# LuisM Turing Patterns with Stochastic π Calculus

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## A global Context from the iGEM Mexico team and Turing Patterns

One of the most important problems in developmental biology is the understanding of how structures emerge in living systems. Several mechanisms have been proposed, depending on the observed patterns. The so called Turing patterns are based on the interaction of two effects: diffusion of some chemicals, called morphogenes, and the chemical interaction between them. It has been highly controversial whether some patterns observed in several organisms are of this type. In particular, although some systems have been identified to be of activator-inhibitor type (the most popular Turing system proposed by Gierer and Meindhart), it is still questioned if pattern formation and more generally, the appearance of functional structures can be understood by means of Turing patterns or more broadly, reaction-diffusion mechanisms.

## Talking about Patterns

After the last jamboree(Nov, 2007) some members of team started a quest with the objetive of generate turing patterns at the lab and since a theoretical way. A teammate Juan A. investigated the theoretical part to produce Turing, and in a nice afternoon of january he explained to Federico and me his results:

There are many ways to produce the patterns, but essentialy we need an Activator-Inhibitor system.

The Activator-Inhibitor system is composed of two parts: An Autoctalizer and an Inhibitor.

The Autocatalizer promotes its own synthesis (a positive feedback loop) and in turn induces the production of the inhibitors. When the Inhibitor is present, it generates a signal that repress the autocatalizer (Negative Control). The whole system might behave in an oscillatory way.

The autocatalizer and the Inhibitor produces diffusible signals that allow communication among other neighbors, in particular we need that the inhibitor signals spread faster than the autocatalizers' with the objective of getting syncronization in a global level and eventually generate oscillatory patterns. It is important to emphasize that no efective morphogen is needed: the internal dynamics and intracellular communication are sufficient to generate patterns.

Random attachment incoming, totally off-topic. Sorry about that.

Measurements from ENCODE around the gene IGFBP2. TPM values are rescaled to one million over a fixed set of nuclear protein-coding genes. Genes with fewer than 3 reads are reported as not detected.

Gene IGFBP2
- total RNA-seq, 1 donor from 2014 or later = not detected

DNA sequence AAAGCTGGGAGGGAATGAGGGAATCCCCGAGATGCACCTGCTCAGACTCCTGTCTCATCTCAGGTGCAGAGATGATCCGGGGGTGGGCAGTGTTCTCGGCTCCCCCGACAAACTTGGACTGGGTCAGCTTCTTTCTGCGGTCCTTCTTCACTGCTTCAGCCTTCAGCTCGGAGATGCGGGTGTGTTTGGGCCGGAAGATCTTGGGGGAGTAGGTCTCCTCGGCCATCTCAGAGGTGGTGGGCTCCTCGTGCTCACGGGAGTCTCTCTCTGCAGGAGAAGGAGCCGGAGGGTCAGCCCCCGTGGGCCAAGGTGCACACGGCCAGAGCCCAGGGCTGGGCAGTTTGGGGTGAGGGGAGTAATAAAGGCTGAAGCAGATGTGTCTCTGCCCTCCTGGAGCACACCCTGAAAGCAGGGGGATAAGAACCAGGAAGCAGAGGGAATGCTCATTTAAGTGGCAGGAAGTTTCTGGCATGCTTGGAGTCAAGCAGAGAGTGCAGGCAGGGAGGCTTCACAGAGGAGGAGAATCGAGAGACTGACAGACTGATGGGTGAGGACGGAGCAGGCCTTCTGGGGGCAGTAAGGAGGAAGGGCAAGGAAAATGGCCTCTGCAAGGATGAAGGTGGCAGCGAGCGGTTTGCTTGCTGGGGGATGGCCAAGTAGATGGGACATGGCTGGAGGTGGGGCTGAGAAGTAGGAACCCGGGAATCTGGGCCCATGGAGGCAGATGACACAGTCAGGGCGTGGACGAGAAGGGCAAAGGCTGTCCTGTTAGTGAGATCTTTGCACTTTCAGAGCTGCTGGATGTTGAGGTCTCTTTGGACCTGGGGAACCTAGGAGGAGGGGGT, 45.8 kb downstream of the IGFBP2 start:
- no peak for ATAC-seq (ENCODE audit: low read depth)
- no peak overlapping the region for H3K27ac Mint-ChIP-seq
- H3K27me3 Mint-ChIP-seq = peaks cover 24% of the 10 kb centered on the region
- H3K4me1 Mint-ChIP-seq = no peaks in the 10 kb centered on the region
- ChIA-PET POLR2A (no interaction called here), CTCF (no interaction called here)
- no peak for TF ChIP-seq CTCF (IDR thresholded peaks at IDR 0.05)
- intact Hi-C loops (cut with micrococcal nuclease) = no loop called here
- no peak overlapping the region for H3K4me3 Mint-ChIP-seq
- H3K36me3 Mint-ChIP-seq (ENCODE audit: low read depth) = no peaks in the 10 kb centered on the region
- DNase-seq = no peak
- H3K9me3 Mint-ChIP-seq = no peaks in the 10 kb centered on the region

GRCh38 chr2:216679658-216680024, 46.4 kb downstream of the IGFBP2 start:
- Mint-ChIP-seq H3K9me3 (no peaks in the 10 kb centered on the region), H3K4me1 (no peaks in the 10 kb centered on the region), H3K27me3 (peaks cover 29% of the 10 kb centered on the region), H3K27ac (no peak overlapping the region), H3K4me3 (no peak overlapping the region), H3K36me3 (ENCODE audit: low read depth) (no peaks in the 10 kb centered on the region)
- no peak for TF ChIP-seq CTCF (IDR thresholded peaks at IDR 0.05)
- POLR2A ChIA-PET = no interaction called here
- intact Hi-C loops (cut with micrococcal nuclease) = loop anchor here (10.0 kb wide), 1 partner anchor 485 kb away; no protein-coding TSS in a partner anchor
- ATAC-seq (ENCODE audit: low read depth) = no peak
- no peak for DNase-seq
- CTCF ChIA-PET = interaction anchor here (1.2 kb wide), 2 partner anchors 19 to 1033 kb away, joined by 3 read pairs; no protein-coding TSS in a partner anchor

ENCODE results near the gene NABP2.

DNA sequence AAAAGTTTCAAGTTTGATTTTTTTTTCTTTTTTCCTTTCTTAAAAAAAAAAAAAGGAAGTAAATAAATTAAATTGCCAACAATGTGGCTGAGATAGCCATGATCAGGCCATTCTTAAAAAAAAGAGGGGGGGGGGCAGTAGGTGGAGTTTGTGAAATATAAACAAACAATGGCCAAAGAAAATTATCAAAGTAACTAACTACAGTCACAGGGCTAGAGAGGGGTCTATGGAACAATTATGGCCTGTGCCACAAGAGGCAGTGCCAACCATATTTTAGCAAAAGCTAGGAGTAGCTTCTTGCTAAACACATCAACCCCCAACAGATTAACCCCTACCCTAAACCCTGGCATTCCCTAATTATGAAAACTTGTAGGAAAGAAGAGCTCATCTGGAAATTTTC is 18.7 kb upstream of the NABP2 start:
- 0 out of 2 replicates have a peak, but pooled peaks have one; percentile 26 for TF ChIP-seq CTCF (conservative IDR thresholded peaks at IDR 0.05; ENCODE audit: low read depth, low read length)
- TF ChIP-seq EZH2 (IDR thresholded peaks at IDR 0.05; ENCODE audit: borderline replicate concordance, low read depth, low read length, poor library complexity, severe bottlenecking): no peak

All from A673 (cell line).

In a first approach to model this kind of system the most simple structure is an array of cells where each of them has internally the Activator-Inhibitor system. How these system takes in account the behavior of the neighbors the most simple neighborhood is the Von Neumann neighborhood from a cellular automaton, which consist of 4 ortogonal cells interacting with a central one:

The fist model that I did was based on an array of 25 cells (5x5) and in the Stochastic Pi Calculus Model of the Complete Array (5x5) the diffustion signals form the Autocatalizers and the Inhibitors in the neighborhood are represented by the channels autocat'Neighbors' and inhibit'Neighbors' where the set 'Neighbors'={North,West,East,South} represent the system around a central one.
And by this way we have add a spatial distribution to the model.

Once I had in mind how the global system behaves, i started to create the model in Stochastic Pi Calculus using the new notion of spaciallity that I defined with the neighborhood of Von Neumann and the model is the next:

**The model with Stochastic Pi Calculus**

Then the simulation in the Stochastic Pi Machine was done giving a file with the concentrations of the 25 different inhibitors, the results of the simulation says that there are communication in the system between the cells and when there are enough expression of cells around a central one, it can obtain a more expressed state represented with a high orange color. Some images of the results are the nexts: